Program Coordinator

In June, planning for Phase II of its program in Vietnam, Artistri Sud sought to recruiting a local, Hmong-speaking program coordinator on location in SaPa to support a needs assessment in the region, organize focus group discussions, collect baseline data from prospective participants, and recruit for the fall 2019 program.  Although her coach, Kristina, had suggested she apply for the 3 month contract, Phin was hesitant. “I wasn’t sure I could do it,” she smiles. “I didn’t really know what it was.” Only after Artistri Sud director Jennifer Lonergan reached out to her directly in a voice mail on Messenger encouraging her to apply did Phin decide to give it a try.  “She’s a strong leader,” Lonergan says, “but the only selling point she could think of in her application was that she speaks 4 languages. I mean, that’s a great benefit, but it’s hardly her only selling feature. The program coordinator role is a developmental opportunity, so it’s understood that they don’t know how to do the job. But we need someone reliable, and mostly they need to be willing to learn. That means, willing to make mistakes, to be out of your comfort zone.  That’s what’s hard.”


Since then, working with Kristina and another graduate, Phin has conducted interviews and focus group discussions with over 50 craftswomen, shopkeepers, and hospitality business owners.  She’s also helped recruit nearly 70 participants for our forthcoming entrepreneurship program in Vietnam. “Besides all the organizing skills she’s building, she has to submit weekly work summaries and expense reports with receipts,” says Kristina, whom she reports to directly. “She’s learning a lot about how to work in different contexts and to be accountable for what she does.  It’s a special opportunity for her, and she says it’s helped her in her own business, too. But the most important is that she is far more confident now–she explores different opportunities, she is less afraid, she eagerly takes on things she knows nothing about, like collecting data for Artistri Sud’s baseline study–she would never have done that before.”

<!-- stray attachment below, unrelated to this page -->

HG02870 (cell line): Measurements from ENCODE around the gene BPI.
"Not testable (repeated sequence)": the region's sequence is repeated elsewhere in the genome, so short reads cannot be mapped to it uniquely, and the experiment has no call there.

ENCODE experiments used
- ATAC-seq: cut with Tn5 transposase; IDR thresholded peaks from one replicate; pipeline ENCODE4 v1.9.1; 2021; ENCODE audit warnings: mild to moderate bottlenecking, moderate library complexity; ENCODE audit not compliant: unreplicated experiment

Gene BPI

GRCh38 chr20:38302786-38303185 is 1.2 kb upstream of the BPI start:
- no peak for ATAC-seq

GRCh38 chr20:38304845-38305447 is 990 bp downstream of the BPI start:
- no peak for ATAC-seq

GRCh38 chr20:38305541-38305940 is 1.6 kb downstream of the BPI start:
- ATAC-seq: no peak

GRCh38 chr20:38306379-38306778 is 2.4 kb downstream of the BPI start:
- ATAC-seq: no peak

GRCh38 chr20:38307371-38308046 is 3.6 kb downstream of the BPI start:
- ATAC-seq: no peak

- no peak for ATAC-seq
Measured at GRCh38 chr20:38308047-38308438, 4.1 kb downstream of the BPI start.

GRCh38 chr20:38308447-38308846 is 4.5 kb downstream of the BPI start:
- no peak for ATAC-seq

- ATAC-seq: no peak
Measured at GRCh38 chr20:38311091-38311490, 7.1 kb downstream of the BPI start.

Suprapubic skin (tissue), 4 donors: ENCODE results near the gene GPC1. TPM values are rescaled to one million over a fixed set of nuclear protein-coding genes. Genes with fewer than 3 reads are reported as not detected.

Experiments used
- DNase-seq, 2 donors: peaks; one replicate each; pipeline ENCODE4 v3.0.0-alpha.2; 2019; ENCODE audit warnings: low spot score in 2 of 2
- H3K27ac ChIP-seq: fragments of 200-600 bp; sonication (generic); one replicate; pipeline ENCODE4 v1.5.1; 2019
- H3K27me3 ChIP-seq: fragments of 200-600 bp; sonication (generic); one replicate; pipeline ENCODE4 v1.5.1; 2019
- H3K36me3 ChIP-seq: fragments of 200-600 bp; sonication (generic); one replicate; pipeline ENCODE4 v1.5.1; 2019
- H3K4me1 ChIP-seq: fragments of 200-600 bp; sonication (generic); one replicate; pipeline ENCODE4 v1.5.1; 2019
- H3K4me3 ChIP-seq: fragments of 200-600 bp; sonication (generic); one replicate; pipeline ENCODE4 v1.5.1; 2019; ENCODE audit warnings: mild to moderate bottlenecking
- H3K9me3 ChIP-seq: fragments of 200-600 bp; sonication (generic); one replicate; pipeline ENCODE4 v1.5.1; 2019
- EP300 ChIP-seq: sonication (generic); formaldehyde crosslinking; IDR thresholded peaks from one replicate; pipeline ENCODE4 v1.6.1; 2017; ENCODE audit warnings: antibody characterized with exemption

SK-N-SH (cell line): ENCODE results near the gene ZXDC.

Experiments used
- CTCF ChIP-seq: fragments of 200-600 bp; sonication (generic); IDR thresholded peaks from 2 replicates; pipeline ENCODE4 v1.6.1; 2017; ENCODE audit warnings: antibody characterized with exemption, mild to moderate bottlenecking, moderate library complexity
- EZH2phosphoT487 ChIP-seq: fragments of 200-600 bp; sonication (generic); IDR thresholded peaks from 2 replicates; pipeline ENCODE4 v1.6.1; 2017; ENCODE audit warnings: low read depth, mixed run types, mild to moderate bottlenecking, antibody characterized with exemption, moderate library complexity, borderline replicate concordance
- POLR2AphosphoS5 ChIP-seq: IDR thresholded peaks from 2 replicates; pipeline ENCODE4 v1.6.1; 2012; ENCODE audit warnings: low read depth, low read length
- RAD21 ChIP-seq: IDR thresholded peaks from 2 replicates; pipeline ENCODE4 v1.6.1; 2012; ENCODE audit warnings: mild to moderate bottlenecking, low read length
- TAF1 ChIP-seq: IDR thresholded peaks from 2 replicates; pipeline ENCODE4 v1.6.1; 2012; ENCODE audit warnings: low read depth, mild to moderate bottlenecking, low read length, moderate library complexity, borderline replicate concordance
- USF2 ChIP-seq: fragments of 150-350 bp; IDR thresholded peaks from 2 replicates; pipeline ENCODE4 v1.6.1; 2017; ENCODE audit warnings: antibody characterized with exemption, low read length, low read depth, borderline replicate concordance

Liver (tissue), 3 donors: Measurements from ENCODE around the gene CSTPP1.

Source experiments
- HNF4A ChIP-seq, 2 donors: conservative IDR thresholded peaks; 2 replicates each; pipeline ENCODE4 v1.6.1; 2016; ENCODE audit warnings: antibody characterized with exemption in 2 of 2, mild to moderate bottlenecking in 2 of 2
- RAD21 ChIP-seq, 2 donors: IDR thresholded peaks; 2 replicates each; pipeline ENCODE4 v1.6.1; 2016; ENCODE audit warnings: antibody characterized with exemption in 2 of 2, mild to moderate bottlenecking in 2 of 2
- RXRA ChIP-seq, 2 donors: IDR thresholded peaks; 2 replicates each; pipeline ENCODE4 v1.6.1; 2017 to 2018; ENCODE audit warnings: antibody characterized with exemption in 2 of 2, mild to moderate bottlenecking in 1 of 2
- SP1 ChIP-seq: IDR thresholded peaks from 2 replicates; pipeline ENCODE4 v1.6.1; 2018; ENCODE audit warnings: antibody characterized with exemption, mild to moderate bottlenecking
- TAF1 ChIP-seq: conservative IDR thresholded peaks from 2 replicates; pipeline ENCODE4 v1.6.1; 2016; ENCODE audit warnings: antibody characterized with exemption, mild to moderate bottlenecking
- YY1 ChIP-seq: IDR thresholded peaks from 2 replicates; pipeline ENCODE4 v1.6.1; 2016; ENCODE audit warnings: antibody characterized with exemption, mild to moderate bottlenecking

Work team Supervisor

In the midst of this program coordination work, Phin was asked to take on another developmental project–one of coordinating and filling an order for an unknown customer. In a unique initiative, Montreal-based skin care company, Etymologie partnered with Artistri Sud to create a special holiday promotion: they ordered 25 custom-made batik cosmetic bags and matching hemp facecloths. Phin took charge of getting the items produced and shipped, dividing up the order among several local artisans so they would each have the opportunity to earn some income.  



Phin will be attending ASSET this fall as a trainee in the Train-the-Trainer program–assuming she can figure out how her son will be taken care of. She normally picks him up from school every day, which her husband can’t do because of his work schedule. She is still unsure of how she will manage childcare while she is away for seven days, but she has started to teach her son how to get to get to school on his own–crossing the roads carefully–so he can do it alone.  

Phin remains committed.  She has been successful in having other women sign up to do the program by speaking about her experiences. She describes ASSET as “an important opportunity for 5 days of learning”. She recognizes how positively this program has affected her life, and is eager for women in her community to get the same opportunities she has had.